The Scottish missionary, the spy and Sir Nicholas Winton: British heroes who helped save Jewish lives from the Nazis are remembered on Holocaust Memorial Day
- Sir Nicholas and Trevor Chadwick saved 669 children from Czechoslovakia
- Missionary Jane Haining died at Auschwitz after helping protect Jewish children
- The trio were among those honoured as British Heroes of the Holocaust
They were the British heroes who helped rescue thousands of Jewish children from the Holocaust.
Sir Nicholas Winton’s part in saving 669 children from Czechoslovakia – an act that was revealed in a moving segment of the BBC’s That’s Life programme in 1988 – saw some call him Britain’s Schindler.
Yet his feats would not have been possible without the help of ‘Purbeck Schindler’ Trevor Chadwick, who remained in Prague to organise the departures of children to Britain.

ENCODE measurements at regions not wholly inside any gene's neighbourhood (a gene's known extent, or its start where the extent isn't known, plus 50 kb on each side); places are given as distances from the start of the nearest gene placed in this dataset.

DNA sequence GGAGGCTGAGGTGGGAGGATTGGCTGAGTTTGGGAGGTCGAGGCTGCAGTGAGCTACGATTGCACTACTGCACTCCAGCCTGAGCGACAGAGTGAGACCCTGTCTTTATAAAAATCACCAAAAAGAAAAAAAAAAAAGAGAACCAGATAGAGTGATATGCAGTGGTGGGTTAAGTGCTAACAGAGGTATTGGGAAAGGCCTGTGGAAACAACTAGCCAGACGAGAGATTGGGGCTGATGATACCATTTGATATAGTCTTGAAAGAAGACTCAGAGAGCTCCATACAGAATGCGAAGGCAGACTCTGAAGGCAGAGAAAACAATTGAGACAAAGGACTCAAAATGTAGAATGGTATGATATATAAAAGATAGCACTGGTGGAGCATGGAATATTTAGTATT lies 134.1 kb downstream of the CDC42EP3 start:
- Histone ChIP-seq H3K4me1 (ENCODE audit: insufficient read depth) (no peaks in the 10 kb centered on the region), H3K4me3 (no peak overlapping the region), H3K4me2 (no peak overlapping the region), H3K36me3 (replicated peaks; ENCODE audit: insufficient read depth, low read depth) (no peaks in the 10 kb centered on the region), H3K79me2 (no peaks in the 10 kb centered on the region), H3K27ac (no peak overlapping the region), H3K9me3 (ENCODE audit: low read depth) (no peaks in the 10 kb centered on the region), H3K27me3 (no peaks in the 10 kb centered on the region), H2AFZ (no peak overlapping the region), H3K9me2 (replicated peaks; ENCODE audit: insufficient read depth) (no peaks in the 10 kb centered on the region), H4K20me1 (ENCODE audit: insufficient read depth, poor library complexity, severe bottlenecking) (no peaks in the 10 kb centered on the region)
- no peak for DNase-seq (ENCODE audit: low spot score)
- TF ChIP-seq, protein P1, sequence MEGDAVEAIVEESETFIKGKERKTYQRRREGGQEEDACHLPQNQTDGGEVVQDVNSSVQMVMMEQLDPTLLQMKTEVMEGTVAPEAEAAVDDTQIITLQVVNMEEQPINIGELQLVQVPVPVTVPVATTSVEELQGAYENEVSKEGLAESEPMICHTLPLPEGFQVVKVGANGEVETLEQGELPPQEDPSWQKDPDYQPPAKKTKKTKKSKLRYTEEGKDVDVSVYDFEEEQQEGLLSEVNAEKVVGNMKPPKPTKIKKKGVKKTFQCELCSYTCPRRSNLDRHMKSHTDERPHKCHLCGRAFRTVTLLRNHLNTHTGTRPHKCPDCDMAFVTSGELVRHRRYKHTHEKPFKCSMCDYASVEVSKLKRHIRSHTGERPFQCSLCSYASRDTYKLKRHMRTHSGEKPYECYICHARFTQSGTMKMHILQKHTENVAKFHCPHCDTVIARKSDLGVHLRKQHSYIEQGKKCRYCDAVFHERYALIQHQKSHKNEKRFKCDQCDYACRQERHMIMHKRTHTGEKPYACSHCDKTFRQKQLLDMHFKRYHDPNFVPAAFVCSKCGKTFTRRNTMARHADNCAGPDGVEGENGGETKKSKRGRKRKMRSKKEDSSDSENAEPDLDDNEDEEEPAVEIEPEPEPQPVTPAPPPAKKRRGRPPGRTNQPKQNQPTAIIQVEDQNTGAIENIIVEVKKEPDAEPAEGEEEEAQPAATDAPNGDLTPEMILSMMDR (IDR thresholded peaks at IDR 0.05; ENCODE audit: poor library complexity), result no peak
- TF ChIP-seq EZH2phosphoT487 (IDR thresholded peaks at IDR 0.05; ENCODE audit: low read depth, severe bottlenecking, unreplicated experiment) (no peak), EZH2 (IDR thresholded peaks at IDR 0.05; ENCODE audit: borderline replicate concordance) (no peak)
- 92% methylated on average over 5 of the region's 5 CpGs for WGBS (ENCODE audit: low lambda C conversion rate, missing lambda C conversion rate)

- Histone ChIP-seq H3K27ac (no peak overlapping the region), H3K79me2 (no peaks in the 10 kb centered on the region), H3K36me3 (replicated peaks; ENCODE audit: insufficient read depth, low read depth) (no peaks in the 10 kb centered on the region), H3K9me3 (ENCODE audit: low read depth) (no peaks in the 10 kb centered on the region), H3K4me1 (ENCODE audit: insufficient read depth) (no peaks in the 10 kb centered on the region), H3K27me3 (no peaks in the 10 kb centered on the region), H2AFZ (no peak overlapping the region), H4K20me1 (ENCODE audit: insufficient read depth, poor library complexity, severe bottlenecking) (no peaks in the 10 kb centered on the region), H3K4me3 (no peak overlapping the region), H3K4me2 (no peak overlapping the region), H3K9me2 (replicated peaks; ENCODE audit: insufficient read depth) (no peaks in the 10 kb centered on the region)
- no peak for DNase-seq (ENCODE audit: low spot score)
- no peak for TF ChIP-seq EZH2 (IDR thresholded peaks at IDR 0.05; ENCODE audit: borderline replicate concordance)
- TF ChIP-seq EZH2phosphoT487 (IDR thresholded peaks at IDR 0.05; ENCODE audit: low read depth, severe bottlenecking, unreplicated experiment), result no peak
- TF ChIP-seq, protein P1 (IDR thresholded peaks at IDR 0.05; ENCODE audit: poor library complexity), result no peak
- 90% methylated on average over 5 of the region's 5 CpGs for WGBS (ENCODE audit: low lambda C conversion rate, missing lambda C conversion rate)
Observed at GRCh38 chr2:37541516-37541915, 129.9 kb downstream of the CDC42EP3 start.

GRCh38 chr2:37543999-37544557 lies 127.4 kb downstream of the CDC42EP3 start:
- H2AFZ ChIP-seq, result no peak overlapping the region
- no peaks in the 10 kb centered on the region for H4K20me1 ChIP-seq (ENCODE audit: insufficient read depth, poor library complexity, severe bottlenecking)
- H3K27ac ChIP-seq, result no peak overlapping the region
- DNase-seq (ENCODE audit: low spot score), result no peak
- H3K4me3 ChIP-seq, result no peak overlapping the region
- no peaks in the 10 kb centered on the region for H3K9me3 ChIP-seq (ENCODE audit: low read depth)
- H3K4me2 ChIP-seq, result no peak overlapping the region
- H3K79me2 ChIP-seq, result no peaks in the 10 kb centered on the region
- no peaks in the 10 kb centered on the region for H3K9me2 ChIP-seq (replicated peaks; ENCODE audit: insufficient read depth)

And Sir Nicholas and Chadwick were just two of 27 individuals who were honoured by the Government in 2010 for helping to rescue would-be Holocaust victims.
They also included Major Frank Foley, Scottish missionary Jane Haining and Bertha Lilian Bracey.
Below, as the world marks International Holocaust Remembrance Day, MailOnline delves into their feats.
Nicholas Winton and ‘Purbeck Schindler’ Trevor Chadwick
Nicholas Winton played an instrumental role in rescuing 669 Jewish children from Czechoslovakia in the months before the Second World War. Above: Winton with one of the children he rescued
Nicholas Winton and Trevor Chadwick played an instrumental role in rescuing 669 Jewish children from Czechoslovakia in the months before the Second World War.
The pair met in Prague when they were both working as volunteers in helping children from Jewish families at risk from the Nazis.
Returning to Britain six weeks before Czechoslovakia’s occupation by the Nazis, Winton helped to compile a list of Jewish children needing rescue and then found them homes and sponsors in Britain.
Despite his incredible feat, Sir Nicholas, who was a stockbroker, lived in relative anonymity until February 1988, when he appeared on BBC programme That’s Life. Above: Winton meets Vera Gissing, one of the children he saved